Why We Fail at Prevention

By Chuck Dinerstein, MD, MBA — Oct 25, 2023
Over the last decade, the Centers for Medicare and Medicaid Services (CMS) launched several initiatives tied to incentives to “providers” to improve care. A peer-reviewed study spins out to interested clinicians the clinical benefits and financial costs of an initiative to reduce cardiovascular disease. The full report to CMS spells out the failures.
Image by Parentingupstream from Pixabay

The initiative, the Million Hearts Cardiovascular Disease (CVD) Risk Reduction Model, asks physicians to evaluate the risk of future cardiovascular events (MI, death, and stroke) using the American Heart Association risk calculator and providing additional guideline-directed medical care – initiating or enhancing the use of statins to lower cholesterol, antihypertensives to control blood pressure, and aspirin to reduce platelet aggregation. [1] This model was part of an overarching initiative by CMS to reduce heart attacks and strokes by 7%, which they had concluded would make the costs revenue-neutral, balancing the incentives against healthcare savings. [2]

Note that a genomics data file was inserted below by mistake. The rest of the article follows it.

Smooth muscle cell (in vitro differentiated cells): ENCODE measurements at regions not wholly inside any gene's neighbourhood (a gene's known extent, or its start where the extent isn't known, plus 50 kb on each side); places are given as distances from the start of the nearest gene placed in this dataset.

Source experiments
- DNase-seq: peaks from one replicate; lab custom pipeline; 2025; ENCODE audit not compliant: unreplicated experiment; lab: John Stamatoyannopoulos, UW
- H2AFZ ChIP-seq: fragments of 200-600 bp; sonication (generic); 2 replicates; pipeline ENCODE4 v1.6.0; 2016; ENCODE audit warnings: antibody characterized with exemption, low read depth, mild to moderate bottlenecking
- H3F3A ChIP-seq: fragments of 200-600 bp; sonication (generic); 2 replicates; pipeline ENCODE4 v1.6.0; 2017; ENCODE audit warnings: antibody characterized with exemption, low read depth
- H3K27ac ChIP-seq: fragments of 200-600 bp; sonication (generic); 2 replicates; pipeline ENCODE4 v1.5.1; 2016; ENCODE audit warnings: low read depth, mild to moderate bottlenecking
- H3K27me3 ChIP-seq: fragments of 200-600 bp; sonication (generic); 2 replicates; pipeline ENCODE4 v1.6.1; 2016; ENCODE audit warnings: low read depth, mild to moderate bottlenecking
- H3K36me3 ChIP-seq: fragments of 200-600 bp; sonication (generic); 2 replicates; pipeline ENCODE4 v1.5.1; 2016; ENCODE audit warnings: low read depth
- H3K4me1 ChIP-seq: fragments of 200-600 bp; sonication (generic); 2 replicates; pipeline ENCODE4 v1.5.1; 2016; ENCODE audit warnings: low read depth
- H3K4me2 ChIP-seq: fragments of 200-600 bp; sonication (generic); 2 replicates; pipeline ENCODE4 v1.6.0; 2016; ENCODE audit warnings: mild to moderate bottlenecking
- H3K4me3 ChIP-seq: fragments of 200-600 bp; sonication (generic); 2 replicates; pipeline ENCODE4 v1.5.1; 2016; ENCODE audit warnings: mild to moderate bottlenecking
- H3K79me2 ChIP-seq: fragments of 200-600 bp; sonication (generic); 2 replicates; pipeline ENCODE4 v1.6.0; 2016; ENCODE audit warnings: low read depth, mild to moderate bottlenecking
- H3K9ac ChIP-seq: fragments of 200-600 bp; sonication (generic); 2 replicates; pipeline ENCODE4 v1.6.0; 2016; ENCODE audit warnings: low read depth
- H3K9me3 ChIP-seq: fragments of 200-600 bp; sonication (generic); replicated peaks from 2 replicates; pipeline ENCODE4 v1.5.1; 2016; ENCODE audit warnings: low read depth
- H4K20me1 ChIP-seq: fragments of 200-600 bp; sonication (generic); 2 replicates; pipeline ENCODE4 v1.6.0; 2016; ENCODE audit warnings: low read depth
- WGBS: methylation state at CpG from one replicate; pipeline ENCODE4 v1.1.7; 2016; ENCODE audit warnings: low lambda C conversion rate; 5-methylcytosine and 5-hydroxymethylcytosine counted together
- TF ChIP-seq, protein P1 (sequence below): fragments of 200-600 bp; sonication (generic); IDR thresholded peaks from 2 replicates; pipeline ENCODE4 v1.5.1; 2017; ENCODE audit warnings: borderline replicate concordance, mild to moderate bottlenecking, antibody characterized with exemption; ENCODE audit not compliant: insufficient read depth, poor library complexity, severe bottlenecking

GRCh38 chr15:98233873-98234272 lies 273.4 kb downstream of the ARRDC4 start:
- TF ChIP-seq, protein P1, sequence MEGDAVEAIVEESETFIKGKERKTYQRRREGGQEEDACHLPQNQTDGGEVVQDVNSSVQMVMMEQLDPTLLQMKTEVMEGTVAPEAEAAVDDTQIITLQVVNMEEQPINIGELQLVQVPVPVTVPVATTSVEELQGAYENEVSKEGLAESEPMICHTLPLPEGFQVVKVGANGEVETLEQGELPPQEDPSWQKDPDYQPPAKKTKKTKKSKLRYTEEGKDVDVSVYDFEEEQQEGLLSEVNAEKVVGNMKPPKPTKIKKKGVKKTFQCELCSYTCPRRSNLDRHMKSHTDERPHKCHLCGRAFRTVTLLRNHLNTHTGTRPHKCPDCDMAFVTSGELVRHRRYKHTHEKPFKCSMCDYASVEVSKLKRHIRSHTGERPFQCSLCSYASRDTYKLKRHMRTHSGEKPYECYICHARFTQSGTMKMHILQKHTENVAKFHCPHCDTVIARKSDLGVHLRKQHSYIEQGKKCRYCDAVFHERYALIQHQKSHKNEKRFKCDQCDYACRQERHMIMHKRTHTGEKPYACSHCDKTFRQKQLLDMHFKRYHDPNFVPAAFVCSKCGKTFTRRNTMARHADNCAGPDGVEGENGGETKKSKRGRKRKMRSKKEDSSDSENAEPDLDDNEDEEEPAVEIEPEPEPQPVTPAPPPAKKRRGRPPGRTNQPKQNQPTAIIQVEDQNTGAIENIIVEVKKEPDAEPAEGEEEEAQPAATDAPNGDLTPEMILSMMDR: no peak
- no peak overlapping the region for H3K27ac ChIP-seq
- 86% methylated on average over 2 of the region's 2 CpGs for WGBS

The Peer-Reviewed Study

516 organizations, practices with a median of 38 physicians, were randomized to provide the "model intervention" vs. their standard care for those at risk for heart disease. Given the incentives for treating high and medium-risk patients, more of them were enrolled in the treatment arm than the control. While the groups were quite similar, with a median age of 72, 58% male, and 7% Black [3], the treatment arm patients had lower Medicare expenditures and hospitalization before the study. The reporting period began in 2017; the median follow-up is 4.3 years. Remember, payments were based not on outcomes for the patient but on changes to their 10-year cardiac risk model.

  • There was an absolute reduction of 0.3% in the probability of a CVD event (7.8% in the intervention group vs 8.1% in the control group)
  • There was an absolute reduction of 0.4% reduction in CVD events and deaths (9.3% in the intervention group vs 9.7% in the control)
  • “There was no significant difference in Medicare spending on CVD events between the intervention and control groups” [emphasis added]. There were no calculations of deductibles and out-of-pocket costs for beneficiaries.
  • Healthcare incentives, “model payments,” for risk reduction were 28% of the total model payments.

“This randomized pragmatic trial suggests that paying for risk assessment and reduction could improve outcomes of public health importance. However, high rates of model nonparticipation demonstrate the importance of calibrating payments to effort and reducing burden of data sharing.”